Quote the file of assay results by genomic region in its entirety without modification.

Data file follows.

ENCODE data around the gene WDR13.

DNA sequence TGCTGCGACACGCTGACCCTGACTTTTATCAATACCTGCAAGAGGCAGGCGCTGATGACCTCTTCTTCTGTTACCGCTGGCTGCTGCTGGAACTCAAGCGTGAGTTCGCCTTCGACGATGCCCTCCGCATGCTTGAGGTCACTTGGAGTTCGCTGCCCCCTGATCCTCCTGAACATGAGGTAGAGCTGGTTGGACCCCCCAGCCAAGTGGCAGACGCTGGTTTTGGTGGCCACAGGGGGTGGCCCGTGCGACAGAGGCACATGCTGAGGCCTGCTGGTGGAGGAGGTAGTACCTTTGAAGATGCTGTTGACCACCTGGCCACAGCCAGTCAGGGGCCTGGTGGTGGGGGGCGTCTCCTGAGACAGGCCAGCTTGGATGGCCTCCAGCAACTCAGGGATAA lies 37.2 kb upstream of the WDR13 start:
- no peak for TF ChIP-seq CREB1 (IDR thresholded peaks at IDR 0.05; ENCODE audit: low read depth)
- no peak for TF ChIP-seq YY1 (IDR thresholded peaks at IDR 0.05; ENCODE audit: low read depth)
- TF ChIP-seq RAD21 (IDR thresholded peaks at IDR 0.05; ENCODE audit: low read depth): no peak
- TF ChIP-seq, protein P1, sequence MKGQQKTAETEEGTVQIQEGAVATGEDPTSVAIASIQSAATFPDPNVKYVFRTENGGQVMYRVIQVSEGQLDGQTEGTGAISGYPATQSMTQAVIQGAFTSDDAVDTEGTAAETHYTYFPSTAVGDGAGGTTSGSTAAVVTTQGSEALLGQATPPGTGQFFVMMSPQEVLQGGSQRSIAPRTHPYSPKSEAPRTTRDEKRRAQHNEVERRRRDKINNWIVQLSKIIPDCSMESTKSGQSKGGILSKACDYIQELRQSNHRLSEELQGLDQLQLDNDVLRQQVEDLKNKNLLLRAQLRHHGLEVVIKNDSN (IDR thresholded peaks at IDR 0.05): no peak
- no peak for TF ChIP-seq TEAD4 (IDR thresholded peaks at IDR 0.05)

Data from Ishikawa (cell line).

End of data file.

ENCODE data around the gene WDR13.

DNA sequence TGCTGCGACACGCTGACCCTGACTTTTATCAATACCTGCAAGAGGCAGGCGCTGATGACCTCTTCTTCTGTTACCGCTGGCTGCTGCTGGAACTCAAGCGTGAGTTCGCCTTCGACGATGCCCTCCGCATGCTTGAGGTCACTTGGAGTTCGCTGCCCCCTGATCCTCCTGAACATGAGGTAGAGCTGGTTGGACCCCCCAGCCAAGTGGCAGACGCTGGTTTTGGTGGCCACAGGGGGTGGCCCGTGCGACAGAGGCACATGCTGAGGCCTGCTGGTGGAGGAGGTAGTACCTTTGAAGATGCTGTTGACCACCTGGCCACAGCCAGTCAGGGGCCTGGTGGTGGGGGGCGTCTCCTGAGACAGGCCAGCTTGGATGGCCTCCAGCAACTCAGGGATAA lies 37.2 kb upstream of the WDR13 start:
- no peak for TF ChIP-seq CREB1 (IDR thresholded peaks at IDR 0.05; ENCODE audit: low read depth)
- no peak for TF ChIP-seq YY1 (IDR thresholded peaks at IDR 0.05; ENCODE audit: low read depth)
- TF ChIP-seq RAD21 (IDR thresholded peaks at IDR 0.05; ENCODE audit: low read depth): no peak
- TF ChIP-seq, protein P1, sequence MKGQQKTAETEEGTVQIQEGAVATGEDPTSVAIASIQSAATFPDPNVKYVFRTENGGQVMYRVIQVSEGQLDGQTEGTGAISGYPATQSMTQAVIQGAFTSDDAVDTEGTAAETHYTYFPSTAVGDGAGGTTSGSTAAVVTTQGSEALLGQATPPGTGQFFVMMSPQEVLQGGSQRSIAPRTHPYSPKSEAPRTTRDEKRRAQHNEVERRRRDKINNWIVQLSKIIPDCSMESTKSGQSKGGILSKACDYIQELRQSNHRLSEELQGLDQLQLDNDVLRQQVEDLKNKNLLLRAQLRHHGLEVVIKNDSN (IDR thresholded peaks at IDR 0.05): no peak
- no peak for TF ChIP-seq TEAD4 (IDR thresholded peaks at IDR 0.05)

Data from Ishikawa (cell line).